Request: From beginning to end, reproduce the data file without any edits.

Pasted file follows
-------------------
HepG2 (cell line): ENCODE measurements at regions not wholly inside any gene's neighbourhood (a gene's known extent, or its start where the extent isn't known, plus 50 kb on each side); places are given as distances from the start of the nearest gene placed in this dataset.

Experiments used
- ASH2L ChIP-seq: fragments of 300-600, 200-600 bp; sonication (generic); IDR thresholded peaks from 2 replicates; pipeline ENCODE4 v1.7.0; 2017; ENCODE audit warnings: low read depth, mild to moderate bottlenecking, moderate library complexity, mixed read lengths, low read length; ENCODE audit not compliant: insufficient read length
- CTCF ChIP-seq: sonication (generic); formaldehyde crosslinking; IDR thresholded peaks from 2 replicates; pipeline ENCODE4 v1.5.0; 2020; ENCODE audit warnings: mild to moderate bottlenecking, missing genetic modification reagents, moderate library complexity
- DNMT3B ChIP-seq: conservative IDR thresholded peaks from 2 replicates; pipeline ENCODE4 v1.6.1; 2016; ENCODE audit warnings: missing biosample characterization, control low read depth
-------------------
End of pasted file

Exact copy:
HepG2 (cell line): ENCODE measurements at regions not wholly inside any gene's neighbourhood (a gene's known extent, or its start where the extent isn't known, plus 50 kb on each side); places are given as distances from the start of the nearest gene placed in this dataset.

Experiments used
- ASH2L ChIP-seq: fragments of 300-600, 200-600 bp; sonication (generic); IDR thresholded peaks from 2 replicates; pipeline ENCODE4 v1.7.0; 2017; ENCODE audit warnings: low read depth, mild to moderate bottlenecking, moderate library complexity, mixed read lengths, low read length; ENCODE audit not compliant: insufficient read length
- CTCF ChIP-seq: sonication (generic); formaldehyde crosslinking; IDR thresholded peaks from 2 replicates; pipeline ENCODE4 v1.5.0; 2020; ENCODE audit warnings: mild to moderate bottlenecking, missing genetic modification reagents, moderate library complexity
- DNMT3B ChIP-seq: conservative IDR thresholded peaks from 2 replicates; pipeline ENCODE4 v1.6.1; 2016; ENCODE audit warnings: missing biosample characterization, control low read depth